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Stanley Kubrick: Five legendary stories of the filmmaker 'with the black eyes'

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In Hollywood, there is a cult of Kubrick.

More than any other director, Stanley Kubrick is worshiped among his fellow filmmakers, and that reputation has only grown since his death in 1999. Paths of Glory, Lolita, Dr. Strangelove, 2001: A Space Odyssey, A Clockwork Orange, Barry Lyndon, The Shining, and Full Metal Jacket are revered as sacred texts among those who make movies.

Though Kubrick never won a best picture or best director Oscar (his only trophy was for visual effects on 2001), the Academy of Motion Picture Arts and Sciences chose to pay tribute to the filmmaker with a special showcase of his films and a reunion of four of his stars, who shared offbeat, funny, and often bizarre stories of the elusive filmmaker.

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Academy, L.A. museum to host first U.S. Kubrick retrospective

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It’s been more than 13 years since Stanley Kubrick died of a heart attack in 1999, and the 2001: A Space Odyssey director’s films still blast the minds of fans and movie lovers from Hollywood to Tokyo.

The Academy of Motion Picture Arts and Sciences and the Los Angeles County Museum of Art announced Thursday they will co-present the first-ever American retrospective of Kubrick.
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The banning of 'The Human Centipede II': It's good to know that England is keeping censorship alive. And, of course, helping to market the very movie it's banning.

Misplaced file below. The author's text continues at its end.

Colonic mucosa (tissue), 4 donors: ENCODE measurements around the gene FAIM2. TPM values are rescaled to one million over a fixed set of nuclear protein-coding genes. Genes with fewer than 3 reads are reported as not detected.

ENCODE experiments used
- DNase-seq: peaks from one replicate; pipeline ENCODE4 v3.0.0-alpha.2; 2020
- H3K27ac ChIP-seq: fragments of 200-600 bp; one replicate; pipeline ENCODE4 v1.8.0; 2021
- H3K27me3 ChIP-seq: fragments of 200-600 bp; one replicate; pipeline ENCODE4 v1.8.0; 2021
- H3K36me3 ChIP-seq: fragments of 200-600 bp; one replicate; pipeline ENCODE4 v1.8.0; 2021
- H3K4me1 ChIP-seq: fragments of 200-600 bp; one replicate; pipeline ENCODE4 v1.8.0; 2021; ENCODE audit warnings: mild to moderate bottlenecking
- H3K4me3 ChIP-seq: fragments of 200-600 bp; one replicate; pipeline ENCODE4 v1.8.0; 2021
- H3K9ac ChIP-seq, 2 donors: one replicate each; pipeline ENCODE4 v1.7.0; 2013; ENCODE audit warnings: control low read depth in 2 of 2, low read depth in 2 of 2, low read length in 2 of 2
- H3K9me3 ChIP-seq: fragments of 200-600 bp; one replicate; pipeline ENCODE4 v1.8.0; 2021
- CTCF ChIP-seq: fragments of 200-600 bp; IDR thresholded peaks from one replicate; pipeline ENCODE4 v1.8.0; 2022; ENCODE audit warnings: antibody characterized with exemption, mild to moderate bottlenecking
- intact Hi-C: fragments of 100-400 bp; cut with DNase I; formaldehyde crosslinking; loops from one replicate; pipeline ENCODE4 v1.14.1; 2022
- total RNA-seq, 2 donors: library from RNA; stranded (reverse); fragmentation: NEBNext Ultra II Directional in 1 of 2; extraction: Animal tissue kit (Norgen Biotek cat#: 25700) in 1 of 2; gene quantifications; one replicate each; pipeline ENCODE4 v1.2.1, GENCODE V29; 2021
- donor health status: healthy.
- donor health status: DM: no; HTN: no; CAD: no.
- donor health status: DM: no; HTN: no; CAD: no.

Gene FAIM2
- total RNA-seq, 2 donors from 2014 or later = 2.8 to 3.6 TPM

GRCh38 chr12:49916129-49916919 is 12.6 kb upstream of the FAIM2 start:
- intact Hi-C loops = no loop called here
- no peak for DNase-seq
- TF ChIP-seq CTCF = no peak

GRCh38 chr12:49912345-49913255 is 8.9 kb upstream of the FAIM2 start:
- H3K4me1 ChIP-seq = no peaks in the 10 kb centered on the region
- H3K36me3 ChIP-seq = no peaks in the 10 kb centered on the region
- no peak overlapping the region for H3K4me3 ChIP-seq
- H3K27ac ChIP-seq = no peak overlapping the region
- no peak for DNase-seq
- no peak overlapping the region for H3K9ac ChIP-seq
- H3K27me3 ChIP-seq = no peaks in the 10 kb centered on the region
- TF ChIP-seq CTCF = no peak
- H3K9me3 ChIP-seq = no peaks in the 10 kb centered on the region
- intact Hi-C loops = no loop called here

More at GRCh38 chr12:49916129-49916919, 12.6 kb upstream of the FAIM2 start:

When I heard on Monday that the upcoming gross-out horror film The Human Centipede II (Full Sequence) had been banned in Britain, I confess that the news gave me a few goose pimples of nostalgia. Banned! Censored! Stamped with an X! Because it was just too nasty to be watched by civilized beings! The very notion that a feature-length motion picture could still be that shocking and grotesque — that it could show something so forbidden that it had to be, you know, forbidden — took me back to a previous era, when movies that smashed taboos could really generate some infamy, could seem almost outside the law. Of course, the way it works now, when horror junkies routinely seek out and gorge upon the most vile and extreme movies they can find, the announcement that the British Board of Film Classification had denied Human Centipede II an “18 certificate,” effectively squashing the right for it to be shown in any form in the UK, basically became a signal to those same horror junkies the world over. The signal said: Here, in case there was any doubt, is a movie you most definitely want to see. READ FULL STORY

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